The fight over a proposed new development in Pullman on the far south side has so far been focused on whether it should include a new Walmart, and the development’s main cheerleader in the City Council, Ninth Ward alderman Anthony Beale, has defended the inclusion of the controversial retailer by saying it’s his only choice—several other big-box firms have turned him down. He’s made it sound like he was on a mad dash to find a prom date, and all the pretty girls were already taken.
But some are disputing his version of events—starting with the big-box retailers who allegedly spurned him.
Last month Beale told the Chicago Plan Commission, which has to sign off on such projects, that he’d hoped to avoid another Walmart showdown in the City Council. Back in 2004 the council narrowly approved plans for the city’s first Walmart, on the west side, but shot down a proposal for another on the south side. Two years later Walmart critics in the council—including Beale—passed the so-called living-wage ordinance, a union-backed measure that would have required big-box retailers to pay at least $10 an hour plus $3 in benefits. But Mayor Daley vetoed it, and supporters couldn’t muster the votes to override the veto.
Union leaders retaliated by funneling resources to sympathetic candidates in the 2007 municipal elections.
“Walmart wasn’t our first choice,” Beale told the plan commission shortly before it rubber-stamped the project. “I worked with the unions as far as trying to get other retailers to come to this particular site.”
Beale went so far as to say the entire project would be doomed unless Walmart were part of it—an argument eagerly accepted by the commission as well as the Tribune editorial board, which chastised aldermen who opposed the project.
Pullman is, of course, named for industrialist George Pullman, a guy who was so hated by union workers that when he died in 1897 he was buried in the middle of the night in a cement-covered coffin. The 180-acre site in question once housed a Ryerson steel facility. The redevelopment plan pitched by Beale includes more than 800 homes, a community center, a hotel, and two big-box stores, including the city’s second Walmart.
Beale says he worked with union leaders to try and interest Jewel-Osco, Dominick’s, Target, Costco, and Ikea so it didn’t have to rely on Walmart. Jewel and Dominick’s are unionized, and union leaders and “living wage” advocates say other big-box retailers offer employees better pay, benefits, and advancement opportunities than Walmart (tThough in the last couple years Target has fiercly resisted attempts to organize at some of its stores.)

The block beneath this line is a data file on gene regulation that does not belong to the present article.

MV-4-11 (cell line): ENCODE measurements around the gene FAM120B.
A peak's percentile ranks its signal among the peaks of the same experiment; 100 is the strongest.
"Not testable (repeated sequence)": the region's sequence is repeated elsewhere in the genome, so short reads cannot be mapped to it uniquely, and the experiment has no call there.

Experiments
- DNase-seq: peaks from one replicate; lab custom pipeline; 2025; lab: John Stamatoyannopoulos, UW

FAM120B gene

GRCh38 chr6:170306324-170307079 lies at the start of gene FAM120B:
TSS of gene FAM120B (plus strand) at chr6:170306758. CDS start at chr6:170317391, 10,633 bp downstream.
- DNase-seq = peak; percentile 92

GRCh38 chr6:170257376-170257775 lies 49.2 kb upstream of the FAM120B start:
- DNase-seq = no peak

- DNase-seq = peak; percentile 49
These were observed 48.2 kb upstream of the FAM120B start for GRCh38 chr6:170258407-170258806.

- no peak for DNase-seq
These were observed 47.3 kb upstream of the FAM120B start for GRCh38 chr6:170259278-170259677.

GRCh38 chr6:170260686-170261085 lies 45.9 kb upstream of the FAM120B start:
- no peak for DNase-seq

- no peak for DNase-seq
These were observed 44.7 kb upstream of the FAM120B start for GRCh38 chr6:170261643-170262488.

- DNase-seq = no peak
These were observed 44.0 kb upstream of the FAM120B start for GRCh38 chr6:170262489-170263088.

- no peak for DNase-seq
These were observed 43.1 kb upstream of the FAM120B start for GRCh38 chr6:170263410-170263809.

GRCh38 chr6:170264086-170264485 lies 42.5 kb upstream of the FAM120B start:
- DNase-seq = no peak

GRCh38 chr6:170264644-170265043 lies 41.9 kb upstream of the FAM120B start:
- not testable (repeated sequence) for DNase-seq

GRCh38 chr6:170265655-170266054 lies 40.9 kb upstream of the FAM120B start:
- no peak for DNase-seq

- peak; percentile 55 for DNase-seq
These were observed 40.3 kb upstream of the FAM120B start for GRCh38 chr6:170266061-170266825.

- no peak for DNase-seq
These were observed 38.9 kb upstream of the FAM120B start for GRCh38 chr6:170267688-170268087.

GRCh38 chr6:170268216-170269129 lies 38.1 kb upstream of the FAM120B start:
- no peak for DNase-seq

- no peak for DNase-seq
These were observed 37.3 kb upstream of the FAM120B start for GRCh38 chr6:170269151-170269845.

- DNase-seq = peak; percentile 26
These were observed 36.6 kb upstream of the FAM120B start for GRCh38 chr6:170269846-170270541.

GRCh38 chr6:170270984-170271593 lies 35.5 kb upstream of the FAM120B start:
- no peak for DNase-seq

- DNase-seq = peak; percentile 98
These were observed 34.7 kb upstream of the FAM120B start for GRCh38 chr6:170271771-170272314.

But representatives for several of those retailers told me they were never approached by Beale, the site’s developer, or anyone else about opening a new store in Pullman.
“No one at all has contacted Jewel-Osco about building a store in the development,” spokeswoman Karen May e-mailed.
“We definitely have not been in talks with anyone in Chicago about opening a store,” said Ikea spokesman Joseph Roth. “We don’t recall anything like that.” Roth added that Ikea was not “pursuing another location in Chicago at this moment.”
“We have no documents on anything about that project,” Target spokesman Kyle Thompson said.
Costco chairman Jeff Brotman was less certain; he said he doesn’t remember anyone approaching the company about Pullman. “I know nothing of that,” he said. “I’d be a bit surprised if someone didn’t tell me.”
Wynona Redmond, a spokeswoman for Dominick’s, said she “couldn’t confirm or not confirm” whether the company had been approached. “I don’t see why you wouldn’t believe [Beale],” she said.
David Doig, a former Park District superintendent, heads the nonprofit developer for the project, Chicago Neighborhood Initiatives. He says a broker for a firm called Mid-America Real Estate contacted other brokers who work with the retailers, and the broker, Dick Spinell, provided reports on those contacts and their results. But Doig declined to share the reports. “Those are in-house documents,” he said. Spinell did not return calls for this story.
Beale says the retailers are being less than forthcoming. “They may be playing games with you,” he said. “Here’s a big, gorgeous site and they said no. We reached out to a lot of them. I guarantee you that we reached out to a lot of them.”
Beale says he worked with the United Food and Commercial Workers Local 881 to try to find an alternative to Walmart. Marina Faz-Huppert, the legislative and political director for the union, says union reps did work with Beale—but not on the Pullman project.
“We had talked about putting him in contact with other retailers, but that was in part of a different development at 115th and Michigan” a few blocks away in the Roseland neighborhood, she said. The 115th and Michigan site has taken more than a decade and cost at least $3 million in taxpayer money to get off the ground. Beale says an Aldi will be built there.
Beale says he was working on the Pullman and 115th and Michigan projects simultaneously. “We were also marketing 115th Street, so a lot of them, if they said no to 115th Street, they’re going to say no to [Pullman] because it’s the same ward,” he said. “This is just me, but if we’re trying to market something and here’s a piece of property that we say you can go into and you say no, I’m not going to turn around and re-approach you again for some other site.”
Still, he said, it’s possible the broker approached the retailers about both sites.
Beale says he thinks he has records of meeting union leaders, but “it’s been a while.” His office didn’t respond to my request for copies.